To be clear: The Drift itself is Product Identity, but the mechanics of space travel are Open Game Content, so if you just call it "hyperspace," you're good to go. (There's nothing forcing you to use that term if you don't want to... but most publishers probably will, and unless you have a really good reason not to, your readers will therefore probably appreciate you following suit.)

(The Gap is also Product Identity, but as there are no important mechanical elements associated with it, we have not offered an alternative name for it.)

This isn't actually the first time we've done something like this. In the Pathfinder RPG Adventurer's Guide, we provided a whole bunch of setting-neutral Open Game Content alternative names for rules elements whose names are Product Identity. For example, the "Qadiran horselord" archetype can be referenced as the "desert horselord," and the armor "Grey Maiden plate" can be referenced as "scar soldier plate."


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Thanks, Vic.

I wondered what the distinguishing feature was. Thanks for the other examples too - I hadn't noticed the practise before.

Cheers.


I still get Gap and Drift backwards - just because the Gap is the name for Hyperspace in a series of books by Stephen R Donaldson - so my mind is wired to think of that as a "travel" word.


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I liked a lot about those books. I couldn't get past the collection of vile characters though (there were about two sympathetic characters in the entire series, as I recall). Just a little too explicitly dark and villainous for me. :(


Steve Geddes wrote:
I liked a lot about those books. I couldn't get past the collection of vile characters though (there were about two sympathetic characters in the entire series, as I recall). Just a little too explicitly dark and villainous for me. :(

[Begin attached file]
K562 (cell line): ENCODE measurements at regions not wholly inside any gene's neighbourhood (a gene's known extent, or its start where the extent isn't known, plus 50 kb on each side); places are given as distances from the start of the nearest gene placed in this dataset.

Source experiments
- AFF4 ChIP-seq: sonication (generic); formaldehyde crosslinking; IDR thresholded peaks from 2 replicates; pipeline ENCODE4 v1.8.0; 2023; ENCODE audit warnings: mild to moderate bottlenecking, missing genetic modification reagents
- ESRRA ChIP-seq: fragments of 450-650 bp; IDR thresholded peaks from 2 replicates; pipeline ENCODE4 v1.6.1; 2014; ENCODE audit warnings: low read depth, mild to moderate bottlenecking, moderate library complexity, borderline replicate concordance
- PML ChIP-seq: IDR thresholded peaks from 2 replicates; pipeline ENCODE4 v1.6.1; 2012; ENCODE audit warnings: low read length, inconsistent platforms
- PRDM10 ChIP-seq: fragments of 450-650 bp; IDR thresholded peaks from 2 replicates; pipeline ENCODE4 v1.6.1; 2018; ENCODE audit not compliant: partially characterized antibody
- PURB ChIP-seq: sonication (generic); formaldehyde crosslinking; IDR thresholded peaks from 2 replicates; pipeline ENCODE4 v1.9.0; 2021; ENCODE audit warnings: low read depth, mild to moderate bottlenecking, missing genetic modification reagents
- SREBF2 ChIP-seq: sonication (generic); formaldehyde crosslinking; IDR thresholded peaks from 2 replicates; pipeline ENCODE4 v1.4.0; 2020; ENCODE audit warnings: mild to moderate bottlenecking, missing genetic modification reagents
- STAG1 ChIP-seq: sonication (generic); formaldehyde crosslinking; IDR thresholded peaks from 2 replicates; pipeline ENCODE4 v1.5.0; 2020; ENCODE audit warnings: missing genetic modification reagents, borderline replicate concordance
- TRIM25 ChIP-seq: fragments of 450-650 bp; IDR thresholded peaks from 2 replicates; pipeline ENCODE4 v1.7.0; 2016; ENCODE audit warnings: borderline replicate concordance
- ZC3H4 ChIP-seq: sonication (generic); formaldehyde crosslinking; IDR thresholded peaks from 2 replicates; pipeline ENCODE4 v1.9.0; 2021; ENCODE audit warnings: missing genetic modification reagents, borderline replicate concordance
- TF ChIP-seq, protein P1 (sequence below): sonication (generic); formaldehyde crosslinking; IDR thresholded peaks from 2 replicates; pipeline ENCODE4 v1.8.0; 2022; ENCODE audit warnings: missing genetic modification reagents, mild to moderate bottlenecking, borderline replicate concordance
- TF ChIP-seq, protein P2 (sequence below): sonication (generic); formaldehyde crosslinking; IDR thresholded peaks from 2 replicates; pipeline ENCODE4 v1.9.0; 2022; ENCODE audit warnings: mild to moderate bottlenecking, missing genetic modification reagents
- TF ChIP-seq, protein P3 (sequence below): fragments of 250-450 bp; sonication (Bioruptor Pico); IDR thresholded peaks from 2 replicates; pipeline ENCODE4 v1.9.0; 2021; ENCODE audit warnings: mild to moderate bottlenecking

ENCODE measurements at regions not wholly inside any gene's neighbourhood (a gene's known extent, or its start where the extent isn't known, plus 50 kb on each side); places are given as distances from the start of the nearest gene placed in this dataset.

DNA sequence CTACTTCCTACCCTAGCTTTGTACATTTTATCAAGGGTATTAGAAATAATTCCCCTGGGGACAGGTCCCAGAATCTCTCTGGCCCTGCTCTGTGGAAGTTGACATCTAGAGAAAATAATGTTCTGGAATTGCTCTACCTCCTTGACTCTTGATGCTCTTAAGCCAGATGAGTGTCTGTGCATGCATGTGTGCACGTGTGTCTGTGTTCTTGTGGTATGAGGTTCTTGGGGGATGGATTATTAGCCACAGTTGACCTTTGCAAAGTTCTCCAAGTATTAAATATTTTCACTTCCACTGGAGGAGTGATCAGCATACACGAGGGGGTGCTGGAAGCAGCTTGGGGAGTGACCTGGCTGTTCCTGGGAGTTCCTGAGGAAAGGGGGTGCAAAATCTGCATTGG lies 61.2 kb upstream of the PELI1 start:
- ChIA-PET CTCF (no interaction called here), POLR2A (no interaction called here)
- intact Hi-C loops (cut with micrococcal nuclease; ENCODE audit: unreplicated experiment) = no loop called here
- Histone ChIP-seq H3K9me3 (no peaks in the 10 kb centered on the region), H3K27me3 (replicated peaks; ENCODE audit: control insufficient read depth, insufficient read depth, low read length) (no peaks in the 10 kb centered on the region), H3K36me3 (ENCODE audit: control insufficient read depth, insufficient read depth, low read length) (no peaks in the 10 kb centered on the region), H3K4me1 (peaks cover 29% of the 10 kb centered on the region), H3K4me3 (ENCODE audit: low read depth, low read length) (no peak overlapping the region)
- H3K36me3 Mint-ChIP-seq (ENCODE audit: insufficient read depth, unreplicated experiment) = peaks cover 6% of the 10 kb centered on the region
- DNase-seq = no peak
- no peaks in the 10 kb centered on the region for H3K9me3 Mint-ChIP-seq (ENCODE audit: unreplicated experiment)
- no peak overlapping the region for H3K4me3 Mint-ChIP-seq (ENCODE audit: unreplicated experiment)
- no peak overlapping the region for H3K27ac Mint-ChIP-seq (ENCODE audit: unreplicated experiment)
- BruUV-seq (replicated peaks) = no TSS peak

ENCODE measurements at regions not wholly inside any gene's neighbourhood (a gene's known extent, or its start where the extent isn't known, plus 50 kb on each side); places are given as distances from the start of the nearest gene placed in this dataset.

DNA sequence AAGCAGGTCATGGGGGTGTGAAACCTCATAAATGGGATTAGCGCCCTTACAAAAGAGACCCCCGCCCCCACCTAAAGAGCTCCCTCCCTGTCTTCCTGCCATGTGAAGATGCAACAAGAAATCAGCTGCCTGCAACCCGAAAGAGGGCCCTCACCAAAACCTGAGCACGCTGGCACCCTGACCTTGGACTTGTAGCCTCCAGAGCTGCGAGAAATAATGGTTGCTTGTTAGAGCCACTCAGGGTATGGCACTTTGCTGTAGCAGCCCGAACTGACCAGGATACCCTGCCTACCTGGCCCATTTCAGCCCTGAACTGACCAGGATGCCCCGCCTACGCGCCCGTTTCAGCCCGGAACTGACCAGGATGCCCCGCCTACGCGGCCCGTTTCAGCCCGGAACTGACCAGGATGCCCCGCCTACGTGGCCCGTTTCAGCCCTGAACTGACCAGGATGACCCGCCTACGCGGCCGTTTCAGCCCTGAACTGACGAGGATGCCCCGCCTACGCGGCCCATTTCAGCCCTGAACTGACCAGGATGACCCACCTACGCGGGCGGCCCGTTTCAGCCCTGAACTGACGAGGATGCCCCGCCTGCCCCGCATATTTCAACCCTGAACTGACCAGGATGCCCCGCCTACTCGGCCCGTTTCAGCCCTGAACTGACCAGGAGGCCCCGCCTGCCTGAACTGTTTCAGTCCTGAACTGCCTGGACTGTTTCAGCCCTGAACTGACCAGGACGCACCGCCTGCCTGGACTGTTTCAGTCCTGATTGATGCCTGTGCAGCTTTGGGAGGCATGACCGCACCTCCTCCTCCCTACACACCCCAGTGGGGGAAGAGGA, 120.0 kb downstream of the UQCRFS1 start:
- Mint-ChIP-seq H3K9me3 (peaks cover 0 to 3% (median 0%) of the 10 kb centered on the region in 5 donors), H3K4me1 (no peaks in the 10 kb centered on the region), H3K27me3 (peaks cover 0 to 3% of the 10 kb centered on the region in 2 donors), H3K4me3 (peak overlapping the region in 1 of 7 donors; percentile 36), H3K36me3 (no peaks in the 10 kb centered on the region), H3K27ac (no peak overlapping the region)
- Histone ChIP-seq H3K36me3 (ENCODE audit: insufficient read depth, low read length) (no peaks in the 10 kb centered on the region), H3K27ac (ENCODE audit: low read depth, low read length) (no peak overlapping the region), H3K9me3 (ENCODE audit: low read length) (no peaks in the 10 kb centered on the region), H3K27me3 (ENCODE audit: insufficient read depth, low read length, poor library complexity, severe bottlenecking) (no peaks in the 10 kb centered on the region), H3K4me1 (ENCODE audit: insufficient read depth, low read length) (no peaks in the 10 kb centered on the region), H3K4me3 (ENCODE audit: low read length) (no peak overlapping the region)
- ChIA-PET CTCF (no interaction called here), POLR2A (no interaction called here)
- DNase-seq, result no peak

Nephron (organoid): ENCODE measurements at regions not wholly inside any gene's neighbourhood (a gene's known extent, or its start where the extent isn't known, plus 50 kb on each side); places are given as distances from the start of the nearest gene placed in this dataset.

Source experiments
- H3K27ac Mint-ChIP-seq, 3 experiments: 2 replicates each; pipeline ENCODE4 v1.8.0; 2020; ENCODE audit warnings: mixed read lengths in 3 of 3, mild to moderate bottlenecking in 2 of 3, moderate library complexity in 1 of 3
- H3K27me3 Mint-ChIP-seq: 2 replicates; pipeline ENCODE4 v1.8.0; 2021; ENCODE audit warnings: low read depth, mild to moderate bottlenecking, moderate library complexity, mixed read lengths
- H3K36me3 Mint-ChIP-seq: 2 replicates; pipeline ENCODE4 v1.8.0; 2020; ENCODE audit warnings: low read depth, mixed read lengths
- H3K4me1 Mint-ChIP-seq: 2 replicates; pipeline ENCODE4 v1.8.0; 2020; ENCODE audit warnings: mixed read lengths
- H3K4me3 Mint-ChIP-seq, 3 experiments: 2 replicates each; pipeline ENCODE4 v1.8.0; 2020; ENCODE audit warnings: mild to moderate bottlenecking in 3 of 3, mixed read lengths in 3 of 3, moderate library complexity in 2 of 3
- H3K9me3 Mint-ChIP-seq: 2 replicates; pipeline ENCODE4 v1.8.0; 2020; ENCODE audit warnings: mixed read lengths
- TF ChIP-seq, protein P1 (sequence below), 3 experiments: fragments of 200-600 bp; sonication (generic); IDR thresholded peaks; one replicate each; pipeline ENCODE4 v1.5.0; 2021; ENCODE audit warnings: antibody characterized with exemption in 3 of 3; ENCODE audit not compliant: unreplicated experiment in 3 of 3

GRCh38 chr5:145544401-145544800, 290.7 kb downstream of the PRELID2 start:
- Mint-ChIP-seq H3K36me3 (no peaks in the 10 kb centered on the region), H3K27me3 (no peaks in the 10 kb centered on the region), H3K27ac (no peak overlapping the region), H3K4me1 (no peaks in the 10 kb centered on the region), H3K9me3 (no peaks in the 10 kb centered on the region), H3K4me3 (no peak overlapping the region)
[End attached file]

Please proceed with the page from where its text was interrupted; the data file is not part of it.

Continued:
I think I read them all, a long time ago, but I've had no desire to go back to them.

Too nasty for me. Donaldson tends to get pretty dark in anything he does, but there was nothing to balance it in the Gap books - unlike Covenant, for example.


thejeff wrote:
Steve Geddes wrote:
I liked a lot about those books. I couldn't get past the collection of vile characters though (there were about two sympathetic characters in the entire series, as I recall). Just a little too explicitly dark and villainous for me. :(

I think I read them all, a long time ago, but I've had no desire to go back to them.

Too nasty for me. Donaldson tends to get pretty dark in anything he does, but there was nothing to balance it in the Gap books - unlike Covenant, for example.

Looking at my username, I'm sure you can understand my opinions of his work.:) The Gap is very dark, agreed. He has a new series starting in Dec, and I can't wait.


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thejeff wrote:
Steve Geddes wrote:
I liked a lot about those books. I couldn't get past the collection of vile characters though (there were about two sympathetic characters in the entire series, as I recall). Just a little too explicitly dark and villainous for me. :(

I think I read them all, a long time ago, but I've had no desire to go back to them.

Too nasty for me. Donaldson tends to get pretty dark in anything he does, but there was nothing to balance it in the Gap books - unlike Covenant, for example.

Yeah, this is my recollection too. I haven't read another of his books since this series.

Some of the setting ideas I quite liked, but not the characters.


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Well, we're way off topic, but in the Covenant books for example the darkness and unsympathetic main characters are balanced by other parts of the setting - the Land, the Lords, the Giants, etc. For me it makes a big difference. The Gap was too unrelenting.